It was interesting to see the way he played last week. There were no big heaves at the ball; instead he looked to be hitting almost every shot with about 80 per cent effort. It's taken him a while to work out how much better he performs when he swings this way. While the swing is still a work in progress, and to some extent he is covering up the cracks, for now it's good enough to beat the rest most weeks. Whether it will be good enough at Turnberry remains to be seen.

Still some way short of producing his A game, Tiger is the best thinker in golf and this is an asset which can pay rich dividends in the Open Championship. At Hoylake three years ago he used his driver on one hole only on his way to a third Open title and his second in a row. This kind of strategy can be so effective on links courses, which give players so many options but punish poor decision-making harshly.

Without doubt, Mahan is a player to watch. He impressed me a great deal at the Ryder Cup last year and gave a good account of himself at the recent US Open at Bethpage where he finished in a tie for sixth. It could have been much better as luck certainly wasn't on his side, particularly when one approach shot hit the flag and rebounded off the green. He underlined his adaptability by finishing joint sixth in the Open at Carnoustie two years ago and Turnberry will hold no fears for him.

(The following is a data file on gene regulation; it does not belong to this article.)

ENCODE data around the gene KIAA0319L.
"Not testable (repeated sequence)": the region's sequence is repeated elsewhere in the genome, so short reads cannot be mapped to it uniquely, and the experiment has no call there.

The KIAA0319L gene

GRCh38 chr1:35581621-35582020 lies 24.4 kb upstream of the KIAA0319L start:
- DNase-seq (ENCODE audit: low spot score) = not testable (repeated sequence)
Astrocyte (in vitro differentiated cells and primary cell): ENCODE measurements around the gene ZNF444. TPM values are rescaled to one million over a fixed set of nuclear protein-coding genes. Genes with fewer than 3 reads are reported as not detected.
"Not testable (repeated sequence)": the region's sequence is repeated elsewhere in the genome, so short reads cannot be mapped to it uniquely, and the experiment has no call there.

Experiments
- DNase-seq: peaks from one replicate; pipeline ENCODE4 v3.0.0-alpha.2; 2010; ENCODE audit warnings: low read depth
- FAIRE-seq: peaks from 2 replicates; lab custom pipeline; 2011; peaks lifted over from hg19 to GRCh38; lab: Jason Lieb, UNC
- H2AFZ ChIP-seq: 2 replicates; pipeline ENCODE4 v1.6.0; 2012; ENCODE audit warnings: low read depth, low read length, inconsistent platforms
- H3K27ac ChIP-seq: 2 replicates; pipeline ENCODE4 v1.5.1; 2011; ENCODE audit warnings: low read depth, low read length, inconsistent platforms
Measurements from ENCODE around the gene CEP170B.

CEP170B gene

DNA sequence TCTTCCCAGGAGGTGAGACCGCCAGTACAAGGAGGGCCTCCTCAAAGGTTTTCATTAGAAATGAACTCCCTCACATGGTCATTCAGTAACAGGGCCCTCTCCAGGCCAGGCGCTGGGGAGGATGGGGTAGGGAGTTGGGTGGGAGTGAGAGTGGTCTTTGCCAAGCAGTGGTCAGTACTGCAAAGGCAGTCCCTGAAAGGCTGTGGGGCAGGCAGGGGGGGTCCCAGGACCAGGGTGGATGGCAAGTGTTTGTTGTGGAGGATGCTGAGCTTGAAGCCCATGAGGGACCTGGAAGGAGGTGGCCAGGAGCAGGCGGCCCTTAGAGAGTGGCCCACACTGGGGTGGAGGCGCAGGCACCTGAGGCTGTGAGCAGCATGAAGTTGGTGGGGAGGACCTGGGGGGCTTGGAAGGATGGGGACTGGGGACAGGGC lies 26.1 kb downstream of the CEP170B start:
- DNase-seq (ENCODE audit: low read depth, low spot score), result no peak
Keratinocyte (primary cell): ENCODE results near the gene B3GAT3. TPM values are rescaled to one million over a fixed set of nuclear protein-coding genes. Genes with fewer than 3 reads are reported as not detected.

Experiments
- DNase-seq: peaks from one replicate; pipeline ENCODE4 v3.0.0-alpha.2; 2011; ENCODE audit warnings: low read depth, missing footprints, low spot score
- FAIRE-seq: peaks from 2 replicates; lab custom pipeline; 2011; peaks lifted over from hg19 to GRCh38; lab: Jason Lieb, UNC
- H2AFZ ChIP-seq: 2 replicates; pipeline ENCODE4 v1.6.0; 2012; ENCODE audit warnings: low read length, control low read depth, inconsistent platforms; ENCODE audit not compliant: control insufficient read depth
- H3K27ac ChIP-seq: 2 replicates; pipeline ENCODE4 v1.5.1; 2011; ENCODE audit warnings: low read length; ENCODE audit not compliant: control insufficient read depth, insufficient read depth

Greg Norman, meanwhile, must be relishing a return to the scene of one of his greatest triumphs more than two decades ago, particularly after his brilliant Open performance at Royal Birkdale last year. Ignoring his 53 years and a glaring lack of competitive golf recently, the Shark led with nine holes to play before eventually finishing third as Padraig Harrington came through to defend his title.

It was a display which says as much about Norman's ability and character as his memorable performance in 1986 when he won the Open Championship on one of only three times that it has been staged at Turnberry. His second-round 63 was one of the finest rounds in major tournament history, rivalled only perhaps by Johnny Miller's 63 in the final round of the US Open at Oakmont in 1973. The conditions at Turnberry that week were some of the toughest I experienced as a player. It was cold, wet, windy and the rough was severe.

In the first round no player broke 70. On the second day I played really well to shoot a level par 70 and was amazed to find that Norman, playing four groups behind, had covered the course in such conditions in seven shots less. Ian Poulter, who played superbly to climb above Norman and finish second behind Harrington 12 months ago, will also be eager to arrive at Turnberry after warming up nicely with a third place finish in France.

And no one would worry less about his Open Championship prospects should he win at Loch Lomond. (Former Tour player Philip Parkin is a member of the BBC TV commentary team for the Barclays Scottish Open and the Open Championship)